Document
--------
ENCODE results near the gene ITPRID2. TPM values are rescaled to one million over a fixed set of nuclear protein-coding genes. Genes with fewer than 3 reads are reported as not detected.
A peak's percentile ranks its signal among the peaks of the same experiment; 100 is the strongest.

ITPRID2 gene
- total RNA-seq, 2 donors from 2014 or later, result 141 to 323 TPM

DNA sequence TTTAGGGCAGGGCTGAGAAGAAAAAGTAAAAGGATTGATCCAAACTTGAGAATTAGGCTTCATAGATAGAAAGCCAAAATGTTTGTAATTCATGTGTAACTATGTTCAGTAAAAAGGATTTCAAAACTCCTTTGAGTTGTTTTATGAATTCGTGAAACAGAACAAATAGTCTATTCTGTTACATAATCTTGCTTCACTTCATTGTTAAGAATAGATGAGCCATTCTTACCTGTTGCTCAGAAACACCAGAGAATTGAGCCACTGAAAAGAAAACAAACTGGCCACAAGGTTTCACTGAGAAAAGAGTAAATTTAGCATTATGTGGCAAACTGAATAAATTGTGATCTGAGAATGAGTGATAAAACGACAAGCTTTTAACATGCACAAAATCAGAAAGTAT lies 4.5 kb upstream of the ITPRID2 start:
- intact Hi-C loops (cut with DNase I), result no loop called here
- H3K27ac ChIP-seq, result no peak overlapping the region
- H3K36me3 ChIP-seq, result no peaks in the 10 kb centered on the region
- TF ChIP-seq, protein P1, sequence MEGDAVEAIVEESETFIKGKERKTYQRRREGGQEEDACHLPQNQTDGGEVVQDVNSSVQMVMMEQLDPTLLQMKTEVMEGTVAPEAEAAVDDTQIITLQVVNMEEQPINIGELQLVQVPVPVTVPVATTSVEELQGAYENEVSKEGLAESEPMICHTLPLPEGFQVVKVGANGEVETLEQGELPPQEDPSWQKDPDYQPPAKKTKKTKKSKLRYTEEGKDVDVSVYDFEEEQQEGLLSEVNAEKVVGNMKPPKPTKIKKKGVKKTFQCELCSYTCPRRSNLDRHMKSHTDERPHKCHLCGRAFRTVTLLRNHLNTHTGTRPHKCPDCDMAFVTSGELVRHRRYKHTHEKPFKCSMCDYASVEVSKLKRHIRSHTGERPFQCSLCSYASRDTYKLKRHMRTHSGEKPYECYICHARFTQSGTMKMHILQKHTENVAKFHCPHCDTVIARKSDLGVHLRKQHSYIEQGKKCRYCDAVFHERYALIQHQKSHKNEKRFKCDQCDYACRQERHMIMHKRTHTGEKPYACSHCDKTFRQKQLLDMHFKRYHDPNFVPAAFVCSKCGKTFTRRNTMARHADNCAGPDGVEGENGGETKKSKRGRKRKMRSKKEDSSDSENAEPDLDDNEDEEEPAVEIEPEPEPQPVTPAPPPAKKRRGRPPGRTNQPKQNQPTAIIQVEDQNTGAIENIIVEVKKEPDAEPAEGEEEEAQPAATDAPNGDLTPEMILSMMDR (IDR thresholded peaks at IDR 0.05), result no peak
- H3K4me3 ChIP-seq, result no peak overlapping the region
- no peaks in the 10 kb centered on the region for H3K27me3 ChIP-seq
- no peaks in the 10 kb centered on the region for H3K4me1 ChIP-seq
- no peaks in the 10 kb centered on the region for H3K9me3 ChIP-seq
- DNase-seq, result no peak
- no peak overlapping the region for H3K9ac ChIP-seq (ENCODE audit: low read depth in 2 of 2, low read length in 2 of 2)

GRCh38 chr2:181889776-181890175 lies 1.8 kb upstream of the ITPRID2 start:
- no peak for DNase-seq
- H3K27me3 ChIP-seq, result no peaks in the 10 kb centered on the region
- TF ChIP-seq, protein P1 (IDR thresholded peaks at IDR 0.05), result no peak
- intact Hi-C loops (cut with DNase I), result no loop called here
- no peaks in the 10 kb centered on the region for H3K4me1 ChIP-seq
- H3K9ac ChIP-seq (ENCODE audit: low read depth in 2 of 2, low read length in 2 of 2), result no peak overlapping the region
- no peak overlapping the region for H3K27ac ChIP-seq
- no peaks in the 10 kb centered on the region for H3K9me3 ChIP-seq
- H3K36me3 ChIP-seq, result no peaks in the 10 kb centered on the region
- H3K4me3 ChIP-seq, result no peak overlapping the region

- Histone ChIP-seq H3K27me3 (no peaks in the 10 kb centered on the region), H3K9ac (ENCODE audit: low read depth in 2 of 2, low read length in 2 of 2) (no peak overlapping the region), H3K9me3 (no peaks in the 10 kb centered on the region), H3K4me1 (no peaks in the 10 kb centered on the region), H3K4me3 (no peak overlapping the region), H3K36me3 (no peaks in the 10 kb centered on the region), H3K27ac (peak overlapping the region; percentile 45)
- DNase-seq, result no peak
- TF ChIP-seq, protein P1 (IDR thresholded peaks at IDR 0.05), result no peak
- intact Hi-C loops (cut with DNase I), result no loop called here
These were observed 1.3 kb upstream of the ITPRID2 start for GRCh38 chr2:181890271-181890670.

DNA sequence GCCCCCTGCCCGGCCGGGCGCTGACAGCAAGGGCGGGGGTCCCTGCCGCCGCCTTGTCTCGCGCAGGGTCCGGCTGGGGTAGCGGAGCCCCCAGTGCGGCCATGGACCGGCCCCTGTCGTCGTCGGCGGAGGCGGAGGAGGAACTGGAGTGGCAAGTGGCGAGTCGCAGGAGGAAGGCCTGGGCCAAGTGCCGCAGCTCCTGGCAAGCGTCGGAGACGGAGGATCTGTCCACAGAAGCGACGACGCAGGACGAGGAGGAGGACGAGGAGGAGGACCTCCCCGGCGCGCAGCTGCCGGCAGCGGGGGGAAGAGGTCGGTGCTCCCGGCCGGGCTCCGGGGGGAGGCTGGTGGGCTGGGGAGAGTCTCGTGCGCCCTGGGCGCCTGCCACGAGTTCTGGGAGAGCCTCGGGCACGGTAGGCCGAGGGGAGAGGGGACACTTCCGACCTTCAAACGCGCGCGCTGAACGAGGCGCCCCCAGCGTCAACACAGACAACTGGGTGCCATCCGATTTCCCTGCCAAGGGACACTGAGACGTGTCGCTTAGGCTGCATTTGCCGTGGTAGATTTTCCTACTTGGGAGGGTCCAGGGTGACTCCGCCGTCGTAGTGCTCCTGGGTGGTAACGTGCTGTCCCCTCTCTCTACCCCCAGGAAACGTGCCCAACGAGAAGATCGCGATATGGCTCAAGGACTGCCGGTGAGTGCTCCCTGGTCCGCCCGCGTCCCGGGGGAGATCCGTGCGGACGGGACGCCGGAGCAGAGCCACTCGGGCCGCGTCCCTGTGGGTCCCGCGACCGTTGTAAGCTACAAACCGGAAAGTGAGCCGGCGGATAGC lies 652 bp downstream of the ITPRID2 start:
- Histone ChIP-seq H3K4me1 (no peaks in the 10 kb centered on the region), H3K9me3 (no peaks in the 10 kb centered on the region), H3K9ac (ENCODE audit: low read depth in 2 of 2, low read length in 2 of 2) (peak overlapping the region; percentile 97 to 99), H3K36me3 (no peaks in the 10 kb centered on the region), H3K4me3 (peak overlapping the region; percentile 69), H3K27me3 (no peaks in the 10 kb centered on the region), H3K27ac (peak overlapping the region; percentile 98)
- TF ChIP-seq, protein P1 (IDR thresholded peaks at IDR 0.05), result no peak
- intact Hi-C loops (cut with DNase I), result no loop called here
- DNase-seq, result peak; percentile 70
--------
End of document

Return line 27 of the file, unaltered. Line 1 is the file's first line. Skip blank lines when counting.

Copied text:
- Histone ChIP-seq H3K27me3 (no peaks in the 10 kb centered on the region), H3K9ac (ENCODE audit: low read depth in 2 of 2, low read length in 2 of 2) (no peak overlapping the region), H3K9me3 (no peaks in the 10 kb centered on the region), H3K4me1 (no peaks in the 10 kb centered on the region), H3K4me3 (no peak overlapping the region), H3K36me3 (no peaks in the 10 kb centered on the region), H3K27ac (peak overlapping the region; percentile 45)